Strongman Grant Higa, a Hawaii native who lives in Maple Valley, appropriately lifts a 205-pound "Atlas stone" -- a concrete ball with steel inside. The stones are named after the mythical Titan who was condemned by Zues to hold the heavens on his shoulders.
Grant Higa's storage space in Kent isn't filled with the usual accumulation of excess objects. There are no La-Z-Boy recliners or boxes of the forgotten.
He keeps two giant earthmover tires weighing 694 pounds and 875 pounds, an assortment of "Atlas stones" -- concrete spheres filled with steel starting at 200 pounds -- 10 feet of anchor chain, beer kegs filled with sand and one 411-pound river rock.
For Higa, these are just part of his hobby. He loves the unorthodox -- such as flipping a 1/3-ton tire repeatedly across a 100-foot course.
Born in Hawaii, this compact strongman is 5 feet, 8 inches tall and weighs 310 pounds.
In 1998, a friend encouraged him to enter a "Beauty and the Beast" strength and fitness event in Honolulu.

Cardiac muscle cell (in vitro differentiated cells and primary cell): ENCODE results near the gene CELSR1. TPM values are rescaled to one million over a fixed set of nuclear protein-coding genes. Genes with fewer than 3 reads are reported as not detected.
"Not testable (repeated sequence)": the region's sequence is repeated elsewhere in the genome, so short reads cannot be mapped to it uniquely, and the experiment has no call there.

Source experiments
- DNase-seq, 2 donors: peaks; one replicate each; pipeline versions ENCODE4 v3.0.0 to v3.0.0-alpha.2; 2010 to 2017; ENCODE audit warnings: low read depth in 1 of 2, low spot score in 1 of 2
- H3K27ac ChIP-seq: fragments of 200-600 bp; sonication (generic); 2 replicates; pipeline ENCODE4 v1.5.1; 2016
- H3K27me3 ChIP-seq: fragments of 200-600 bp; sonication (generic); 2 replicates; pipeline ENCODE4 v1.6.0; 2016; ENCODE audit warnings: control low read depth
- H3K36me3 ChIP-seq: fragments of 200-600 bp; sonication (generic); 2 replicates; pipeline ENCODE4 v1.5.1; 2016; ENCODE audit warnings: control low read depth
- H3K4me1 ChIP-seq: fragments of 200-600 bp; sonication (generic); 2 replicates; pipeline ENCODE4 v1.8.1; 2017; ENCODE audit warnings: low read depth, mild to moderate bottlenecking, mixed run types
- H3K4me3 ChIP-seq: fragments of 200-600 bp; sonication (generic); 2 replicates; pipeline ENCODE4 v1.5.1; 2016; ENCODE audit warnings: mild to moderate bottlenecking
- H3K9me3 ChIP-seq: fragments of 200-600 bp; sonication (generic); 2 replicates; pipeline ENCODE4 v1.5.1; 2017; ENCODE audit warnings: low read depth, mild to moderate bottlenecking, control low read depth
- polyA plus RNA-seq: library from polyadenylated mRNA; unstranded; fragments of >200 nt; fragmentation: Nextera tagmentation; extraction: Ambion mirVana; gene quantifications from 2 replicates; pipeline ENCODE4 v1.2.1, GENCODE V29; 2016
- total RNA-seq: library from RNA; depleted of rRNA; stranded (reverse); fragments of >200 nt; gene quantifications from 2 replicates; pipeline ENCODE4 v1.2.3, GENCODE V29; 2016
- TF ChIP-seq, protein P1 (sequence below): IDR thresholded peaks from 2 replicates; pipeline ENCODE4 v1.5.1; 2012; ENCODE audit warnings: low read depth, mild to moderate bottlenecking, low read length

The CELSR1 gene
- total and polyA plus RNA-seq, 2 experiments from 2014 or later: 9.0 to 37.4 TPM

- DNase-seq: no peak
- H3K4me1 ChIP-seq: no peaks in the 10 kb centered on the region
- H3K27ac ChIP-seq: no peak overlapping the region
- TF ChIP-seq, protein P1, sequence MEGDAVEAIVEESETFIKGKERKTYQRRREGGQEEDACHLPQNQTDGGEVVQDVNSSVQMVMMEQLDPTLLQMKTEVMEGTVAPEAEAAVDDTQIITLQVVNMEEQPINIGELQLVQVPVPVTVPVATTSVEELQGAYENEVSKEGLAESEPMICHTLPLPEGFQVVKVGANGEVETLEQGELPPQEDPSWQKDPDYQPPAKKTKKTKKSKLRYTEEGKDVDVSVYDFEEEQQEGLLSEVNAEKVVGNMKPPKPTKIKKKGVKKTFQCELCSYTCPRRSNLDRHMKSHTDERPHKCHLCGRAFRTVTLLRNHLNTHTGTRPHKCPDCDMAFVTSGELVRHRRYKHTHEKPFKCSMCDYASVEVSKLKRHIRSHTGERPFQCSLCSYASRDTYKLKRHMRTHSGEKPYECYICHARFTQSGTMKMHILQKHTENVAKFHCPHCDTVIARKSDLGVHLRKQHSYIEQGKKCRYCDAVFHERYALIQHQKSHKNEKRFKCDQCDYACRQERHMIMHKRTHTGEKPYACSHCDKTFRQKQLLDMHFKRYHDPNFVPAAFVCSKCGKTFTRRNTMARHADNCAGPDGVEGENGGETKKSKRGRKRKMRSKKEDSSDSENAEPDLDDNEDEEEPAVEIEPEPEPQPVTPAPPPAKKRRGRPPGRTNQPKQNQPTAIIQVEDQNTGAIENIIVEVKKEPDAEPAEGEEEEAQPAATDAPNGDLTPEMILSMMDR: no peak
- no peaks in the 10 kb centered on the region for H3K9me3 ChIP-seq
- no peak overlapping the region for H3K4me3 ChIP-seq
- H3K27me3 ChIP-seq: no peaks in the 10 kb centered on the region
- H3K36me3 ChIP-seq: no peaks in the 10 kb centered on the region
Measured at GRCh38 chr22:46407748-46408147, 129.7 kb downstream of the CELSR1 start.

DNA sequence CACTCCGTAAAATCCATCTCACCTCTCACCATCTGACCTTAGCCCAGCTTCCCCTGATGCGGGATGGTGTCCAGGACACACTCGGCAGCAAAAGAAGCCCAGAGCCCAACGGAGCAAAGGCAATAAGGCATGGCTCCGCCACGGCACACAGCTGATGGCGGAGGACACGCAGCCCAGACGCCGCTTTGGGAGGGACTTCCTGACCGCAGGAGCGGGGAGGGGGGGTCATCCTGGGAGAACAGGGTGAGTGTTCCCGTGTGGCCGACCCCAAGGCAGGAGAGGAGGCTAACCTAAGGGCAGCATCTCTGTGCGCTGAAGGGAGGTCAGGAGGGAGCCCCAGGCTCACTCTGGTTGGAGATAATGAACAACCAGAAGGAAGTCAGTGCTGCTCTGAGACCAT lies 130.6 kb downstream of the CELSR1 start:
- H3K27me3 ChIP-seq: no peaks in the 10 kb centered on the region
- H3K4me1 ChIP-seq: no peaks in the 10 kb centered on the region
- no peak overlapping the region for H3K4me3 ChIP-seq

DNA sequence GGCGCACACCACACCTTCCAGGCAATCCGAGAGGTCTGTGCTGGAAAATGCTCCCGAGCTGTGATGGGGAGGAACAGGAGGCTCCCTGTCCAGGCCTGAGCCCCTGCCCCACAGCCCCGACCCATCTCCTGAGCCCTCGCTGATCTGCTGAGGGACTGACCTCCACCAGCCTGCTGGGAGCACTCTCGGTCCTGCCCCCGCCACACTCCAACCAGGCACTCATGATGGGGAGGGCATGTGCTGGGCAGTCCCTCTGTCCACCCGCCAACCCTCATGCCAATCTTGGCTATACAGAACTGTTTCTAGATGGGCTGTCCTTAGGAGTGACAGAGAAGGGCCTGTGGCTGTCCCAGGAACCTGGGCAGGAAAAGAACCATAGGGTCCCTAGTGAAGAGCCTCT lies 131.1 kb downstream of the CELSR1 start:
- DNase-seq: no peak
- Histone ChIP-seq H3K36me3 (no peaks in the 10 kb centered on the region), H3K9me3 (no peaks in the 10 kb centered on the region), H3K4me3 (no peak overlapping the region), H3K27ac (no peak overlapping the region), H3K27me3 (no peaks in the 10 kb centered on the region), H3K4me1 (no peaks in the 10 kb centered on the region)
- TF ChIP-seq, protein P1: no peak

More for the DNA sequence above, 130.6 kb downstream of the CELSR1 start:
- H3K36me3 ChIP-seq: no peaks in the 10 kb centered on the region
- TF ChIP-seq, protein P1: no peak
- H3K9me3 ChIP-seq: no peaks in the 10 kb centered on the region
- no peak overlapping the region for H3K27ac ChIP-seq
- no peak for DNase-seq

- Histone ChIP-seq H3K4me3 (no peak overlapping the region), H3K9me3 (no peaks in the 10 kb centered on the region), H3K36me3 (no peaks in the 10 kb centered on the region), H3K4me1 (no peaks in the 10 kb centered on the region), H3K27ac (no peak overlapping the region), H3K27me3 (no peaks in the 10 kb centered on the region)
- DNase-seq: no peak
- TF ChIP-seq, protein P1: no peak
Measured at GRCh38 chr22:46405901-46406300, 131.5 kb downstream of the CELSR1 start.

The "beast" part appealed to Higa, who works as a personal trainer.
He now flies across the country from his Maple Valley home, arranging his schedule so he can compete in lifting the unusual or pulling a 55,000-pound truck, competing "to the best of my abilities."
Yet, surprising challenges always pop up in day-to-day life -- such as a condiment-jar lid that refuses to budge.
"My wife will tease me, 'I thought you were the strongman.'"
This 694-pound earthmover tire is worn out, so now it's a weight for 310-pound Grant Higa to filp over and over during workouts for Strongman competitions.
Called Atlas stones, these concrete spheres contain varying amounts of steel giving Grant Higa a variety of weights for workouts. The stones weigh between 205-pounds and 475-pounds.
Grant Higa strains as he lifts a custom-made metal "log" that weighs 180-pounds. Like a barbell, Higa can add additional weight to each end.